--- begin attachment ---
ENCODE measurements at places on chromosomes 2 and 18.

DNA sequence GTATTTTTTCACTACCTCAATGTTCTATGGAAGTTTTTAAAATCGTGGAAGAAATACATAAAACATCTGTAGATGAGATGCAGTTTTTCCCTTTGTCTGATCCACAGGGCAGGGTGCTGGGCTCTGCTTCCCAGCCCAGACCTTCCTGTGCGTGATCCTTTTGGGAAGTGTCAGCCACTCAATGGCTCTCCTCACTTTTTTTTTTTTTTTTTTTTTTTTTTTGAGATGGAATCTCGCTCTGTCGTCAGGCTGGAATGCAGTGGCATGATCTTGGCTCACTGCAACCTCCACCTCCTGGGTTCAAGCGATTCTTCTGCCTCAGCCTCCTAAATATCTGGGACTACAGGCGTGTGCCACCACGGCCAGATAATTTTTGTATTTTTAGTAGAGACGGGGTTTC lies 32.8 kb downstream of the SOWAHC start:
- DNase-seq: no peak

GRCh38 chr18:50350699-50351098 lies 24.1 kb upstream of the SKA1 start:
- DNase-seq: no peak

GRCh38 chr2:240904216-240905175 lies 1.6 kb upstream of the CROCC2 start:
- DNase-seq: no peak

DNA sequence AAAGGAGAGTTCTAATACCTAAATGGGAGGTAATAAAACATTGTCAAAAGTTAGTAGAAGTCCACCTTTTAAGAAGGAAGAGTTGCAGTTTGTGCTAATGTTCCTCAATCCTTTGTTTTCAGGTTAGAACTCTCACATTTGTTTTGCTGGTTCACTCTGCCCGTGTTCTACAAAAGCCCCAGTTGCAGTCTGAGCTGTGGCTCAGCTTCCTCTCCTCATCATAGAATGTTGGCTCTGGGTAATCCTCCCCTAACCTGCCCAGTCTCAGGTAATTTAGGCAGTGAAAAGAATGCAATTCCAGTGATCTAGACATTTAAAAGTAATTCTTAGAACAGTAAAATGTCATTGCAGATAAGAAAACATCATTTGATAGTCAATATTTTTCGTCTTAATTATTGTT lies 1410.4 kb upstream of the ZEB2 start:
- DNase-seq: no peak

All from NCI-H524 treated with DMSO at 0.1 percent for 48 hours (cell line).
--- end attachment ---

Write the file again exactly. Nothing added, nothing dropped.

ENCODE measurements at places on chromosomes 2 and 18.

DNA sequence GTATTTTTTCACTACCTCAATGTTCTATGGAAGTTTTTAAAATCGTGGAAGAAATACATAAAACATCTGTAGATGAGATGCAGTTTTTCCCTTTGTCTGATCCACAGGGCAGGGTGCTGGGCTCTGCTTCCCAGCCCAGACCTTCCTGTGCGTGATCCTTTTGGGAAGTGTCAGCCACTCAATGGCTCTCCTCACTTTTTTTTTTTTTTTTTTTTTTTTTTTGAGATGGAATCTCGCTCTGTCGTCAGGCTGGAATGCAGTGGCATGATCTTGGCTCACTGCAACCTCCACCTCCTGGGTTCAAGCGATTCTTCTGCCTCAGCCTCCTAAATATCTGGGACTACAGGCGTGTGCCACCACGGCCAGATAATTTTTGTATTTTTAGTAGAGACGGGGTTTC lies 32.8 kb downstream of the SOWAHC start:
- DNase-seq: no peak

GRCh38 chr18:50350699-50351098 lies 24.1 kb upstream of the SKA1 start:
- DNase-seq: no peak

GRCh38 chr2:240904216-240905175 lies 1.6 kb upstream of the CROCC2 start:
- DNase-seq: no peak

DNA sequence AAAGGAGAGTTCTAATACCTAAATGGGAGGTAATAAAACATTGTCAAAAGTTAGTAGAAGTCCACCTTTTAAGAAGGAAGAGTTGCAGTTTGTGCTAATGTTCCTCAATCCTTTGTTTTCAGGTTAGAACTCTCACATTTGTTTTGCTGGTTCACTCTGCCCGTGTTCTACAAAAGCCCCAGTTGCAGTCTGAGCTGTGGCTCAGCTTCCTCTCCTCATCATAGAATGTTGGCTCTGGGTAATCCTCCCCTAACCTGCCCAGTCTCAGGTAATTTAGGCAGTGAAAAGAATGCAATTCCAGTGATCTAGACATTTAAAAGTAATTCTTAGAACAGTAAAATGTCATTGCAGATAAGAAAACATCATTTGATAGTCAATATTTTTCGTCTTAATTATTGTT lies 1410.4 kb upstream of the ZEB2 start:
- DNase-seq: no peak

All from NCI-H524 treated with DMSO at 0.1 percent for 48 hours (cell line).